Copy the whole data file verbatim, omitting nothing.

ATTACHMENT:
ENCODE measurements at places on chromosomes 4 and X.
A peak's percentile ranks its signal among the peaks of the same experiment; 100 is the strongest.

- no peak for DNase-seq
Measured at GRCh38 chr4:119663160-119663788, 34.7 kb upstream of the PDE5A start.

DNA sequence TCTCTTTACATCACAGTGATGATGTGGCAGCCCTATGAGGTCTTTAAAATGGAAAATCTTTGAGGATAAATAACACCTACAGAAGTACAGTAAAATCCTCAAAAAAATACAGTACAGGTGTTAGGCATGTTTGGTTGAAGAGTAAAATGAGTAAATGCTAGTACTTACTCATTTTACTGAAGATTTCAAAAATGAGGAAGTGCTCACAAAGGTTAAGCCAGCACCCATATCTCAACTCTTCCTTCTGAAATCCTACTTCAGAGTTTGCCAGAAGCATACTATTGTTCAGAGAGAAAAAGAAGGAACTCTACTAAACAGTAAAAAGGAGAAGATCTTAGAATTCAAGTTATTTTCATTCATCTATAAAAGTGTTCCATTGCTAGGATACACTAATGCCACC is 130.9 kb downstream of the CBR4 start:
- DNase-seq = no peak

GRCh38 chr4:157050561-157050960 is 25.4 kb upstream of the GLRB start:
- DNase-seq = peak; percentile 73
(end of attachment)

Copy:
ENCODE measurements at places on chromosomes 4 and X.
A peak's percentile ranks its signal among the peaks of the same experiment; 100 is the strongest.

- no peak for DNase-seq
Measured at GRCh38 chr4:119663160-119663788, 34.7 kb upstream of the PDE5A start.

DNA sequence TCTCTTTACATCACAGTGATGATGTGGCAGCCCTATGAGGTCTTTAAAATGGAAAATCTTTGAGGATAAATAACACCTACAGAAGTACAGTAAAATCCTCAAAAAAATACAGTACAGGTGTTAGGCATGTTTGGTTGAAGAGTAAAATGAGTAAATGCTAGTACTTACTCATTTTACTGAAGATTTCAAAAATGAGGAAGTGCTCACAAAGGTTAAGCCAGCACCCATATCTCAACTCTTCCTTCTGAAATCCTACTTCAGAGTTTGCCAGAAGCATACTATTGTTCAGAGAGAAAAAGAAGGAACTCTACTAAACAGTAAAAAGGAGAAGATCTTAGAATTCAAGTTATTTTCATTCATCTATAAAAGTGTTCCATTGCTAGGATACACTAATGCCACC is 130.9 kb downstream of the CBR4 start:
- DNase-seq = no peak

GRCh38 chr4:157050561-157050960 is 25.4 kb upstream of the GLRB start:
- DNase-seq = peak; percentile 73